One of the most depressing sights of lockdown in Edinburgh – for me, anyway – was the sight of the Usher Hall being turned into a Covid test centre. I know that test centres are important. But it seemed a sad change of fortune for the first big concert hall I got to know. In some sense, it’s imprinted on my memory as ‘the’ concert hall to which others are to be compared.
As a child I went to Friday night orchestra concerts there with my Mum, and later with my friends. In teenage years I had a job there selling programmes (in return for hearing the concerts free of charge). In my final school years, I was sometimes asked to turn pages for visiting pianists during the Festival, a very intriguing experience. As a young violinist I played there as a member of the National Youth Orchestra. In student years I reviewed Usher Hall concerts for various newspapers. And as a professional pianist I have performed there myself from time to time in the Edinburgh Festival. So the Usher Hall holds layers of memories for me.
It was wonderful to be back in the audience yesterday for the BBC Scottish Symphony Orchestra’s first concert in the Usher Hall since before the pandemic. Certain things looked different, of course – the orchestra was reduced in size, and the players were all sitting separately, one to a stand. Social distancing meant the hall could only be half full, and we were all wearing masks. But there was a quiet air of jubilation amongst the listeners.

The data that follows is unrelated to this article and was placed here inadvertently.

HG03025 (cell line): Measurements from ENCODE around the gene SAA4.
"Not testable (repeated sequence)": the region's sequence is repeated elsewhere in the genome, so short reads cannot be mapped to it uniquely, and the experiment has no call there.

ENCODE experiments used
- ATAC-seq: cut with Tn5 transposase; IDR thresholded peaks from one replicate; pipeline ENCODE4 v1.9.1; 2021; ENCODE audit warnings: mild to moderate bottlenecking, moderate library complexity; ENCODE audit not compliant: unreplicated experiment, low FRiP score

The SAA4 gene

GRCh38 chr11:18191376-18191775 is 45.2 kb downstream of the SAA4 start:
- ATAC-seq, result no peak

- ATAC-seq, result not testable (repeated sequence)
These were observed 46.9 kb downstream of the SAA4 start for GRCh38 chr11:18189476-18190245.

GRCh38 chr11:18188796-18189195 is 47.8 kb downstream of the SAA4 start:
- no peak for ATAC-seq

The concert opened with the brass, sitting high up in the organ gallery, playing Bach’s chorale ‘Es ist genug’. This is the unusual chorale melody that opens with a four-note phrase spanning a tritone – B flat, C, D and E natural, underpinned by poignant harmonies. If I remember rightly it’s a phrase that Alban Berg uses in his 1935 Violin Concerto and a chorale that he quotes to devastating effect in the last movement.
No sooner had the brass played Bach’s opening phrase yesterday than I felt tears springing to my eyes. Something about the shining brass sound, combined with the majestic rising phrase, felt like an assertion that music had survived. But it wasn’t just the thought that was inspiring. It was the quality of the sound itself. I can’t explain it, but this is the magic of music.